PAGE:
My shallow tray also cracked at the bulkhead connector (after 7 days of operation, left review on Amazon). I glued a piece of 1/4″ plywood on the bottom and reinforced the top with some waterproofing tape (roofing supply). If anyone is building one of these from scratch, I’d suggest doing that at the beginning. I like the tray, but it’s too big IMO. If anyone knows about a half size one, that would be interesting. =)

    Maybe do clay balls in shallow tray to reduce algae? Just dig out a hole when you put in sprouting trays or starts?

     

    Unrelated, doing ten tomato plants with strings/clips and an adjustable (up/down) rack or lights (4’x6) in the garage. Want to see if I can get tomatoes all winter (also going to try cucumbers). Due to space constraints, put them in Kratky bins, but I may add a bubbler. We’ll see how it goes.

     

    • Sprouting directly in clay balls:

      Was putting 2-3 seeds in plugs to ensure sprout, but with things like lettuce & tomatoes getting 100% germination. Rather than kill the ‘extra’ plants, I pull them out and stick them in a 2″ net pot with clay balls. Works great in v.1 vertical farm, but I have my water level touching the bottom of the net pots.

      In v.3 seems like you could just stick them right in the tray.

    • “In the video it looks like you went to 1?(?) pipe for the overflow return. Is that due to the larger pump (more water volume)?”

      So you now have 3 seperate returns combining into one return.  All the returns are still 1/2 inch bulkheads but they convert to 1 inch due to now having far more to deal with.  I have said many times that no one ever said, gee I wish my return lines were smaller.

      “It also makes me wonder if you could just do direct planting into the balls, particularly for things you’re trying to sprout. Or maybe even some root crops! =)”

      Oh you can but with high turn leaf crops this doesn’t make the best use of space.  By starting in the top tray you keep the growing area for prime time growing and can have more large plants.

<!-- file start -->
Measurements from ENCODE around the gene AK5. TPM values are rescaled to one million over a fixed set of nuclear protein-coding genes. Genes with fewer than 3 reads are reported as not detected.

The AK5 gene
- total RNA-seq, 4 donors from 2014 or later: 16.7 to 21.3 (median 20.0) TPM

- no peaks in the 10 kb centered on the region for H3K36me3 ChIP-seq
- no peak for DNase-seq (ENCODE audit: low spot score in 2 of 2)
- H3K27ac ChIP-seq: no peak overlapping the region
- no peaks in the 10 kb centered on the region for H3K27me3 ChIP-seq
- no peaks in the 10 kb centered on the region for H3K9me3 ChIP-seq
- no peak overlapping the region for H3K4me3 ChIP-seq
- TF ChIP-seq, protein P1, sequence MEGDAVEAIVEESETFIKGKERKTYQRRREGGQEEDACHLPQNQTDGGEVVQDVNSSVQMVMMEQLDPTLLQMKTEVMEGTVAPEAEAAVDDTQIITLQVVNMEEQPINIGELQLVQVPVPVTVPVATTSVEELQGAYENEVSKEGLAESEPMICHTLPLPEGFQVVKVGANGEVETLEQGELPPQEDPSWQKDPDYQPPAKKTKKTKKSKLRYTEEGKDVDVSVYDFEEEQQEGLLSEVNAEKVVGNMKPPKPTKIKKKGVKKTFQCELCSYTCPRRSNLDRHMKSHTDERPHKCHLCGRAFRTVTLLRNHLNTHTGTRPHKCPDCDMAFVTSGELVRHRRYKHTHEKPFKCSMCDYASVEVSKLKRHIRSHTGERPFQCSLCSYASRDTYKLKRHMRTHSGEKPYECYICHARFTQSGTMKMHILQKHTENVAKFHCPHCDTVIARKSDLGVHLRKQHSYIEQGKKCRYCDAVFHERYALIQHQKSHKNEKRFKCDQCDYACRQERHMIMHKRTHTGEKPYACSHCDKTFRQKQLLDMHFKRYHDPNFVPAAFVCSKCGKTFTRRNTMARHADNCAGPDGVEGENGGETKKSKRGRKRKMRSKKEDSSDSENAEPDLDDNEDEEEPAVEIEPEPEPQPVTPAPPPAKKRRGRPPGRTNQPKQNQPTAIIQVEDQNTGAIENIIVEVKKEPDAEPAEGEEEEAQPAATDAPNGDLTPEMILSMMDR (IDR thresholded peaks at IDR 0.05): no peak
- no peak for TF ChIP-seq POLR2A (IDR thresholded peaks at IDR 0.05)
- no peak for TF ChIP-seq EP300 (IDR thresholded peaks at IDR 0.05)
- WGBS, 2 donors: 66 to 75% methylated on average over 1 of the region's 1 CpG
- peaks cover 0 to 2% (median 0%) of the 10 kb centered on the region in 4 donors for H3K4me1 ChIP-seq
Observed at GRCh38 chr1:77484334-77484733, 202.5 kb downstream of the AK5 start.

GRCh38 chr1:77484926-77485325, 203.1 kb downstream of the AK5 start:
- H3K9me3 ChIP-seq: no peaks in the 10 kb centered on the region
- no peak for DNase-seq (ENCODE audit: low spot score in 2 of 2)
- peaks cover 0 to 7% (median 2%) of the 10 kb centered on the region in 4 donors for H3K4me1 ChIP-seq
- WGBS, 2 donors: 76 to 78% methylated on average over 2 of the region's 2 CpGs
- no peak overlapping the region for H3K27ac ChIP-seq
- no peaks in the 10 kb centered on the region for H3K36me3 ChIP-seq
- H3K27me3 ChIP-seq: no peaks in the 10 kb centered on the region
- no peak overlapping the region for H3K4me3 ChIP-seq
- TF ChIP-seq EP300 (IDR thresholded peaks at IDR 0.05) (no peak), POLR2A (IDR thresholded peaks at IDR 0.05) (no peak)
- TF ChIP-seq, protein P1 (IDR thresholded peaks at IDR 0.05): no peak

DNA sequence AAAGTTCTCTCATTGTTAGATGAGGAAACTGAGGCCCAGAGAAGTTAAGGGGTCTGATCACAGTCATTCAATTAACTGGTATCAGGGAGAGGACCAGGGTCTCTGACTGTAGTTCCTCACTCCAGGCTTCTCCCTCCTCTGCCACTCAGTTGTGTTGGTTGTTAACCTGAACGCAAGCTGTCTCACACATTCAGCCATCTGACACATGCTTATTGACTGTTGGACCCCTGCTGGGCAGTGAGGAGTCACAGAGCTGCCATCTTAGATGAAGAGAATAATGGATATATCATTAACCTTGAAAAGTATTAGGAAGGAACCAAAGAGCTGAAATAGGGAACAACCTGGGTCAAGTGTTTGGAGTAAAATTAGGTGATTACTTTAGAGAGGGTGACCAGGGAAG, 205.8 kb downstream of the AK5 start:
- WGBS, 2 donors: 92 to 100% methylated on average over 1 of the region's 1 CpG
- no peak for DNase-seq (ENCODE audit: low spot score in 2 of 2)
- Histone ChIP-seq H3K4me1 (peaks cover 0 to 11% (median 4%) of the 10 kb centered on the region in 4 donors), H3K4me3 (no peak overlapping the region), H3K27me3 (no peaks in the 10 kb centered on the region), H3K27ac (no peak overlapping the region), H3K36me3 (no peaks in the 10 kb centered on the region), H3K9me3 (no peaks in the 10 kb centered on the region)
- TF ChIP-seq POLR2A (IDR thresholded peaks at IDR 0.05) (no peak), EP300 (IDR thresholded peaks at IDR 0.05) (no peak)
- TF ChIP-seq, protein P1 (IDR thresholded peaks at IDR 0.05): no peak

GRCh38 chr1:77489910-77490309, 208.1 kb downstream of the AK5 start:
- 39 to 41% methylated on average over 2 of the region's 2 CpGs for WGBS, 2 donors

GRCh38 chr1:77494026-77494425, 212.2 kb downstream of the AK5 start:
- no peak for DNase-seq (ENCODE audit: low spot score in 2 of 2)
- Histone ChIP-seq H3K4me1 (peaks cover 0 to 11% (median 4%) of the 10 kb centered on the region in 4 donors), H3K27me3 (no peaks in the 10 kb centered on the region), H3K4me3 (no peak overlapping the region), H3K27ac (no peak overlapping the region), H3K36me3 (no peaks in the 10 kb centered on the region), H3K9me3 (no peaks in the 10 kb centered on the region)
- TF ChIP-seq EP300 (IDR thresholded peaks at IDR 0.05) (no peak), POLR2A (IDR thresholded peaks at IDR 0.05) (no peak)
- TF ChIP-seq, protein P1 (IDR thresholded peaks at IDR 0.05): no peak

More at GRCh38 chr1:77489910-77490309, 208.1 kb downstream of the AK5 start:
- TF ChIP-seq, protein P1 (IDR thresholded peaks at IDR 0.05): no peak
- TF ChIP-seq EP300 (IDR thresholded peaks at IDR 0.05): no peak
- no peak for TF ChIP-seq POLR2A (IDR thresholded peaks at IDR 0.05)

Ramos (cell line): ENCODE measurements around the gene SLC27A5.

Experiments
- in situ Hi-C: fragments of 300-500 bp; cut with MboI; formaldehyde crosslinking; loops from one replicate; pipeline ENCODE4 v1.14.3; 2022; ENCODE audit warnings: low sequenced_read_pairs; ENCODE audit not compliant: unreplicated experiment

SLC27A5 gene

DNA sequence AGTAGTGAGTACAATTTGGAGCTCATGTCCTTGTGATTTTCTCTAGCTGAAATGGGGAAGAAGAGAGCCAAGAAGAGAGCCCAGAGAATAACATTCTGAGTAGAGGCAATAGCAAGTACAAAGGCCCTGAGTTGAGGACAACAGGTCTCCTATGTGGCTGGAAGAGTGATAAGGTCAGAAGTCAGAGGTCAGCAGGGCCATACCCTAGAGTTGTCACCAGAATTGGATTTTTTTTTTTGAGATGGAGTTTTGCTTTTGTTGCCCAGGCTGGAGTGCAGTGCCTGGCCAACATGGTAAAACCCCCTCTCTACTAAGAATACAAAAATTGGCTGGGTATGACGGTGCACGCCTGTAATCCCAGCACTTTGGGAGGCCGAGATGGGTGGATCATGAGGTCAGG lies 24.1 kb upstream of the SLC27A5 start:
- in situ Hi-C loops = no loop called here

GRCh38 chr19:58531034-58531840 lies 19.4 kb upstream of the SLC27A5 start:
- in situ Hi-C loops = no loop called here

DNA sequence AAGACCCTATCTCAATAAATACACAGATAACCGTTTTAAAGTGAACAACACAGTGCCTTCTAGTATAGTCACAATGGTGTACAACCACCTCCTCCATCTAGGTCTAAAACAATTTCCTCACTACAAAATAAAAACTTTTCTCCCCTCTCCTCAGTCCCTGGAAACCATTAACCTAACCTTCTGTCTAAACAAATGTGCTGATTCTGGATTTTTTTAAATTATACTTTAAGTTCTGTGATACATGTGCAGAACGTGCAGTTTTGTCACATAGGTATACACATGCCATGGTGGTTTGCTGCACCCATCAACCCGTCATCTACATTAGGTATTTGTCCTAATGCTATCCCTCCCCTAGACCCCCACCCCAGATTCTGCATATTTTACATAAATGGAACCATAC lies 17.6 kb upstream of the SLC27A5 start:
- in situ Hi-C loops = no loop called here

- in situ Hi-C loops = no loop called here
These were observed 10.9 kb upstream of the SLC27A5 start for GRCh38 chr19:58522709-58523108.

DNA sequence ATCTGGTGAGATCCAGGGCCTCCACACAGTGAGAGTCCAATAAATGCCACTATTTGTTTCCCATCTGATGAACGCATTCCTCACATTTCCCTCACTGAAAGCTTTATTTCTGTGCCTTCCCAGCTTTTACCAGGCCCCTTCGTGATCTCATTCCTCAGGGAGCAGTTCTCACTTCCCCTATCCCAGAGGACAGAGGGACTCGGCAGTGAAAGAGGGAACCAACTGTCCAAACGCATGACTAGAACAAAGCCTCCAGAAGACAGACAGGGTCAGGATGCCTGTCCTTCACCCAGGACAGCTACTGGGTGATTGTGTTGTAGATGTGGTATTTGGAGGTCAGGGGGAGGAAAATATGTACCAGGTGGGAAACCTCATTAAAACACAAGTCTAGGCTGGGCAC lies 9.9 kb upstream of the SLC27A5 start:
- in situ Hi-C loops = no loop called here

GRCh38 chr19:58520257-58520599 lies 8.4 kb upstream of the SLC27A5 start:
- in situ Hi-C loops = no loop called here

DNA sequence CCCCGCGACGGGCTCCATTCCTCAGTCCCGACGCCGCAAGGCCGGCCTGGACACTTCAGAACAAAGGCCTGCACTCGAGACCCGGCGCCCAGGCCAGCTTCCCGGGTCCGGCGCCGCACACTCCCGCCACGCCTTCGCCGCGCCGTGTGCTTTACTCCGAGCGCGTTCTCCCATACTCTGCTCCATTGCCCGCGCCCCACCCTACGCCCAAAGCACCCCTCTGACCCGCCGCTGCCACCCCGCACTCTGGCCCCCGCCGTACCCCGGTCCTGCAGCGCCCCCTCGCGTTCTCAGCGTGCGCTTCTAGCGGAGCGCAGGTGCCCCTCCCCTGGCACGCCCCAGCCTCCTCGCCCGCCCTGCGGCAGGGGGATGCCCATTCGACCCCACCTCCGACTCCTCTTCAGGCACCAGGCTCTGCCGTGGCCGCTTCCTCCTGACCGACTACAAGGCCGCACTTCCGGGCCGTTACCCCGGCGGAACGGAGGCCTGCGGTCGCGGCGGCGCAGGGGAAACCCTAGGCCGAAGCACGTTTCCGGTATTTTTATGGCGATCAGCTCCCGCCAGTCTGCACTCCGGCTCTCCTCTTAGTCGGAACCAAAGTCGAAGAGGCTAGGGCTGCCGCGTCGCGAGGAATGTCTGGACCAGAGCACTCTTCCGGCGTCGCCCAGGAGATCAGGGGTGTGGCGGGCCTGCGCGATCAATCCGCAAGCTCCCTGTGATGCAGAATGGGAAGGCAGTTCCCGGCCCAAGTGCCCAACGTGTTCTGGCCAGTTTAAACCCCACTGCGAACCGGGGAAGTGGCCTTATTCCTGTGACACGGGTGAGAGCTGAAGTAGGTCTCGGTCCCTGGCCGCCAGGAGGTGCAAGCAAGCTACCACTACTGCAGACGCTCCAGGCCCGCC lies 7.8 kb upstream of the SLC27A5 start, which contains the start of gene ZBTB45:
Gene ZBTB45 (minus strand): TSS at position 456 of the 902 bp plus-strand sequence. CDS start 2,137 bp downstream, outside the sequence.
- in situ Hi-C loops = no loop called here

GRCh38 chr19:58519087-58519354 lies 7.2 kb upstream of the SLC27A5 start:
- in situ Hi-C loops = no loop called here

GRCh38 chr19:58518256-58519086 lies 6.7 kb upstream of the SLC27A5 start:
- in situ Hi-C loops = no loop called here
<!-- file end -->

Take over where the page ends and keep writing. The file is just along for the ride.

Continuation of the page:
“Maybe do clay balls in shallow tray to reduce algae? Just dig out a hole when you put in sprouting trays or starts?”

      As long as you keep the balls deep enough to stay dry at the top you get zero algae.  As to the top tray if you ball it you loose a lot of flexibility.  The ability to toss 6 packs in if you also garden as a plant nursery is amazing.  I am going to keep a bottle of peroxide spray with it and teach the wife to spray it daily when empty.  I am also going to 15 on, 120 off on the cycles that should help a lot with less algae.  No way you dry out in that time allotment and it further conserves electricity.

       

       

  11. Are you suggesting that America as we know it only has 4 years left if Donald Trump wins and Republicans take massive gains across the board?

  12. Jack, the reason you get 6 1/2 hours work of schoolwork done in under 2 hours of home school is because teachers spend so much time dealing with problem students. If you wanted to fix public education, you have to get rid of the students who don’t want to learn. School as we know it is a crime against children, not only does it rob them of so much of their childhood, it also robs them of creativity and curiosity, and turns them into cynics.   Another reason schooling is so any efficient is because we spoon feed education to our children, instead of teaching them how to learn for themselves, the best taught are self taught.

    • “Jack, the reason you get 6 1/2 hours work of schoolwork done in under 2 hours of home school is because teachers spend so much time dealing with problem students.”

      Sorry BULLSHIT, total complete bullshit.  When I was in school in the 80s it was the same shit and no my teachers didn’t spend all day with “problem students”.